CITIES FOR PEOPLE DESIGN JAM

In February 2015, Cities for People held a “design jam,” facilitated by the MaRS Solutions Lab. This was geared toward the generation of ideas and leverage points to serve as a source of input to the Foundation’s planning process. The Solutions Lab team led the group through several exercises, including brainstorming, issues mapping, collective visioning and design principles. This allowed the group to transition from big­ picture thinking about cities to focusing on audiences and the nitty­-gritty of possible structures.

Photo by Michelle Krasny

 
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Understand that power dynamics are still a part of distributed governance.

While a goal was to break up the usual power dynamics in a grantor/grantee relationship by trying out a decentralized governance model, with the hope that a system of shared accountability would emerge, there was not enough consideration given to interpersonal dynamics. Over the course of the experiment, it became clear that curators and the Foundation differed in expectations of the central coordination role, making the double layer of national curation – stewarding both projects and the network of curators – tricky to navigate. More concerted efforts to develop common understandings of interpersonal dynamics within the network, which shifted and evolved over the course of the experiment, would have alleviated tensions arising from miscommunications about roles and responsibilities.

Don’t focus too much on external communications too early in an emergent strategy or experimental context.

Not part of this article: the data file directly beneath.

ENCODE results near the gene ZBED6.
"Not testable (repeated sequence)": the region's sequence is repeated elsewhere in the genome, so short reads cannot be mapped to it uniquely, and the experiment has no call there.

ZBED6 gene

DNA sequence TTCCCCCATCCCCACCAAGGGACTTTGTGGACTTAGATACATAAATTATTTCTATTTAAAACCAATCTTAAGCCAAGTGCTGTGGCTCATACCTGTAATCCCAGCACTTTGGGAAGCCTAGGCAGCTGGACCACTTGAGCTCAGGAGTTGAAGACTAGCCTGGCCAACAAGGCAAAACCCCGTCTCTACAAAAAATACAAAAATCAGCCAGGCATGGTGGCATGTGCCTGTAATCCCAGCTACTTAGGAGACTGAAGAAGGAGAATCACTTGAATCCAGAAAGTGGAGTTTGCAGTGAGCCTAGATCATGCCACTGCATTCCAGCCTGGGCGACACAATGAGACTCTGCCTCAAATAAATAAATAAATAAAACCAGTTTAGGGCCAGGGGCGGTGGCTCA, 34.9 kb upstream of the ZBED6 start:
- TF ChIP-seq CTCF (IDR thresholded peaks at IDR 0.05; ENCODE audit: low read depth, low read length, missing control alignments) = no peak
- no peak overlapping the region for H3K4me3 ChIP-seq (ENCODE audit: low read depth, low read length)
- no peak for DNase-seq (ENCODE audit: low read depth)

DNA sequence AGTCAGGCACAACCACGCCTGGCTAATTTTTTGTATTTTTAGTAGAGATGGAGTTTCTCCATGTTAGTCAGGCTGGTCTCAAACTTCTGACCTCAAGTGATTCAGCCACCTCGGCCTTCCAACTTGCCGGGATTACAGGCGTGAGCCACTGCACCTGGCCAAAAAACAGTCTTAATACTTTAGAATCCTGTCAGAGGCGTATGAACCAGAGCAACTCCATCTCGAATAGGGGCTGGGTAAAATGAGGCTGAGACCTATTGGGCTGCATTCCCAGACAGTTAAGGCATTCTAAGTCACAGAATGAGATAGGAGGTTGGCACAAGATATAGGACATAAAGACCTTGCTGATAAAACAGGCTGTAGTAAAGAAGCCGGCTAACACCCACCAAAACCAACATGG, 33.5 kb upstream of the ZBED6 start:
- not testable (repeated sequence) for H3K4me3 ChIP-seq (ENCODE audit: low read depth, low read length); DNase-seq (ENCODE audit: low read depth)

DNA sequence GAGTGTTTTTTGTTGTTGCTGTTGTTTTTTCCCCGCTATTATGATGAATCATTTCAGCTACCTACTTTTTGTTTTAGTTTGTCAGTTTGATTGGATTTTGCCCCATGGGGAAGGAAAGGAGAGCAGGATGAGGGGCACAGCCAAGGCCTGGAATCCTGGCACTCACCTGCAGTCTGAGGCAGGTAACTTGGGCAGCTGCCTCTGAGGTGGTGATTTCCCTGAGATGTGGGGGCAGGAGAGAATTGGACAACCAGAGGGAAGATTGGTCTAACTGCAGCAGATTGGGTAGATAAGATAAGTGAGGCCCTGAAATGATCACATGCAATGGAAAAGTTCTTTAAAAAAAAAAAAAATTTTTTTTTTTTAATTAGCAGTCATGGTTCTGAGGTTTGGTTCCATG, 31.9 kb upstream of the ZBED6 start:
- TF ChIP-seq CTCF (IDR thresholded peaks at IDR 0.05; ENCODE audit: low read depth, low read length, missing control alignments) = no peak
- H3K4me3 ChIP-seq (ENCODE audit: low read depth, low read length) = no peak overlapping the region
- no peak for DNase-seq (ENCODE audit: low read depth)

Launching a website and public-facing communications at the beginning of the experiment when communications goals and audiences were not yet agreed by partners was a challenge. In addition, because the notion of Cities for People resonated with so many different stakeholder groups and interested citizens, curators sometimes struggled to keep up in responding to requests for information, presentations and involvement. Having a public-facing communications platform was advantageous for getting the word out but inopportune for presenting a clear picture to outsiders about the work.

Embed values deeply in an initiative and ensure there are clear mechanisms to allow those embedded values to come to life, especially if the initiative is dispersed.

From the beginning, Cities for People wanted to focus on social inclusion as a cross-cutting theme, as well as ensuring the work was pan-Canadian, that is, reaching across geographies and engaging with both anglophone and francophone Canada. While individuals within the Cities for People network were on board with these two objectives, they struggled to integrate them deeply into their work as a collective.

In order to build a platform grounded in social inclusion and a pan-Canadian orientation, it is important to develop deliberate measures and actions that influence resource commitments and the work that participants undertake.